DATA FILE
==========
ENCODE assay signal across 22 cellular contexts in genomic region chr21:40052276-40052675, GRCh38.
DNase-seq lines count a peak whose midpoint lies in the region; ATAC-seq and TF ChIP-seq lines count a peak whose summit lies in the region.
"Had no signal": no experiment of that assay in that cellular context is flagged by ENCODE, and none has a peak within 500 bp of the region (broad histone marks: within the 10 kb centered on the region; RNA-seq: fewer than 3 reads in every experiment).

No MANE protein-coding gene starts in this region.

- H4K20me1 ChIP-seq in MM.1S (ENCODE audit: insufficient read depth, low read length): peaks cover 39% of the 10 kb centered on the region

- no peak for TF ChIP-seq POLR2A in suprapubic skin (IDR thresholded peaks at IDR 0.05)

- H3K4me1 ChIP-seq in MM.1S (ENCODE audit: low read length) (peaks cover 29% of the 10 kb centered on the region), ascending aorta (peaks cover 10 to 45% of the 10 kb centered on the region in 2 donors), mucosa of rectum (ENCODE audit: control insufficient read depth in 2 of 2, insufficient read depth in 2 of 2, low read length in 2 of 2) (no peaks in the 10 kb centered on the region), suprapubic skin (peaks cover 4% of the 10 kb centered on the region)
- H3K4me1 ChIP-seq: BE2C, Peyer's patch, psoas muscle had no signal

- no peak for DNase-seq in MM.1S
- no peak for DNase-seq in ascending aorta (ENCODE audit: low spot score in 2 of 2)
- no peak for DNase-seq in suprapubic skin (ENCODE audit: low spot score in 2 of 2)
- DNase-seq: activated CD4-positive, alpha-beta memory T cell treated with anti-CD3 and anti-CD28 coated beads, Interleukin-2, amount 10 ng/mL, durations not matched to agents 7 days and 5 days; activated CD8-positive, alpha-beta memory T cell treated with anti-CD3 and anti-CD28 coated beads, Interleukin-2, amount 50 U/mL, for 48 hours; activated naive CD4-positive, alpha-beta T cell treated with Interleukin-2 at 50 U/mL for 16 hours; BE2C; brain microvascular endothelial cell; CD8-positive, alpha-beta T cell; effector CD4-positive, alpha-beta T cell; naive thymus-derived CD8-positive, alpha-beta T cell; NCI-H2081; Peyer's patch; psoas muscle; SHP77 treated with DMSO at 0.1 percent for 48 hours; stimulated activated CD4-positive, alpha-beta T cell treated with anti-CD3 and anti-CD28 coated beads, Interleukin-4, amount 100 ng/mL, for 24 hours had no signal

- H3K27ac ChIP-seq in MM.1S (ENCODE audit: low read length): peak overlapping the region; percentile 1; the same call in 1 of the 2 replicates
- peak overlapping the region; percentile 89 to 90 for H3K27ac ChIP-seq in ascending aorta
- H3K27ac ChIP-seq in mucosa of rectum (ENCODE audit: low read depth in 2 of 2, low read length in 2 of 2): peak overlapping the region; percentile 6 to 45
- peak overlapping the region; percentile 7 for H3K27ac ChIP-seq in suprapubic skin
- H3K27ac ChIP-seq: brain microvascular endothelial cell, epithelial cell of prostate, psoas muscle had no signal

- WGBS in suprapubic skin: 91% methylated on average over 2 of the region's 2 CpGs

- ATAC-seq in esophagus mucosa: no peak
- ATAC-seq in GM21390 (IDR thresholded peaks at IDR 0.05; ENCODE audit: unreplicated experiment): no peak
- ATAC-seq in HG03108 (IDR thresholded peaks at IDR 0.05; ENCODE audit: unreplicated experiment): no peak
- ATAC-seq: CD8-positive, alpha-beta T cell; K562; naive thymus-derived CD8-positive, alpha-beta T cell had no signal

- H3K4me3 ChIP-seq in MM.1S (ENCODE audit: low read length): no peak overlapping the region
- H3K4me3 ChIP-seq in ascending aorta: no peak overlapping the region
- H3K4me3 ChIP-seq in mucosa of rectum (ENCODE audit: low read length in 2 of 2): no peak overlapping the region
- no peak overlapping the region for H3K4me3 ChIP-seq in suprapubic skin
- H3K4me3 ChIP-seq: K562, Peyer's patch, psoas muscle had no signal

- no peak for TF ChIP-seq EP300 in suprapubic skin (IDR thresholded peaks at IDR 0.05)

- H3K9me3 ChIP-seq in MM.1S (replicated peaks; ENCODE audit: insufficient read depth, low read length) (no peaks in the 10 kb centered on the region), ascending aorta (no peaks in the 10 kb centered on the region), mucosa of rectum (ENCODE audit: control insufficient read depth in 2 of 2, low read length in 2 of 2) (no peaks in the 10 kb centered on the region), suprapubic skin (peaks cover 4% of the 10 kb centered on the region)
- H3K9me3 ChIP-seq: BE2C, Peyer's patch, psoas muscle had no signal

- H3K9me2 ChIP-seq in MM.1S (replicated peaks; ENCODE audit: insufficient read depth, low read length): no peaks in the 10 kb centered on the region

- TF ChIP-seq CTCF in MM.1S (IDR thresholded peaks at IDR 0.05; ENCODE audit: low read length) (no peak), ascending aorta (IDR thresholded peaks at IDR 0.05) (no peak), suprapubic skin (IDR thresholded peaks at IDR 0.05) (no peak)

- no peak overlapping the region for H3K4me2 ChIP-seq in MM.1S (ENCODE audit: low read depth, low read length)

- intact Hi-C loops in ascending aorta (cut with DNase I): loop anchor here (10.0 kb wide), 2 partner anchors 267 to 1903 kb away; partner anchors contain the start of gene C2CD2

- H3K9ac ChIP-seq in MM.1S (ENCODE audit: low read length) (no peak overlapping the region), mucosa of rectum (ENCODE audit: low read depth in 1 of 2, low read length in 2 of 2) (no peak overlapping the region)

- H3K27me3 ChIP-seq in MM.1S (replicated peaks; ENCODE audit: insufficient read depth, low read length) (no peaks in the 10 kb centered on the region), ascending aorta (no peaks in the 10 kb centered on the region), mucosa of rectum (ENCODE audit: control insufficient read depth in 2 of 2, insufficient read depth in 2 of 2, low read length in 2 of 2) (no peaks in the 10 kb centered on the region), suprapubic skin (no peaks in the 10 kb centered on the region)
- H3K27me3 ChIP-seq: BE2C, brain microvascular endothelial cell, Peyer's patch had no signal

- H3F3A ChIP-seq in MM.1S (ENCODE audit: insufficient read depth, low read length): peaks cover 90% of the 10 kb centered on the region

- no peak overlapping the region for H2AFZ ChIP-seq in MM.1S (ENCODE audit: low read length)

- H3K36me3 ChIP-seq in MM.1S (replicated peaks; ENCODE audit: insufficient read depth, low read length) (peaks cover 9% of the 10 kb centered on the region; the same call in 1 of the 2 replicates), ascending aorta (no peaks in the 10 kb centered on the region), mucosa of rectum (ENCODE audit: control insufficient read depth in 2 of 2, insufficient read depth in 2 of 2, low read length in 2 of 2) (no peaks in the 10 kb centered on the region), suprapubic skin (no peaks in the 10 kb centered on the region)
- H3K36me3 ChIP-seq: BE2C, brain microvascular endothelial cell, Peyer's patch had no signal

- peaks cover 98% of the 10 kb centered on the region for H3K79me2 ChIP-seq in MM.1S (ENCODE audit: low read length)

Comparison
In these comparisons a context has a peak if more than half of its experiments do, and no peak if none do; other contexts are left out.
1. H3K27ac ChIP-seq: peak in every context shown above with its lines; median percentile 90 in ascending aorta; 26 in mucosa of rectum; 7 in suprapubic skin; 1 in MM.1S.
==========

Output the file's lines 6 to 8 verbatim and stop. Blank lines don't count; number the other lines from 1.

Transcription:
- no peak for TF ChIP-seq POLR2A in suprapubic skin (IDR thresholded peaks at IDR 0.05)

- H3K4me1 ChIP-seq in MM.1S (ENCODE audit: low read length) (peaks cover 29% of the 10 kb centered on the region), ascending aorta (peaks cover 10 to 45% of the 10 kb centered on the region in 2 donors), mucosa of rectum (ENCODE audit: control insufficient read depth in 2 of 2, insufficient read depth in 2 of 2, low read length in 2 of 2) (no peaks in the 10 kb centered on the region), suprapubic skin (peaks cover 4% of the 10 kb centered on the region)
- H3K4me1 ChIP-seq: BE2C, Peyer's patch, psoas muscle had no signal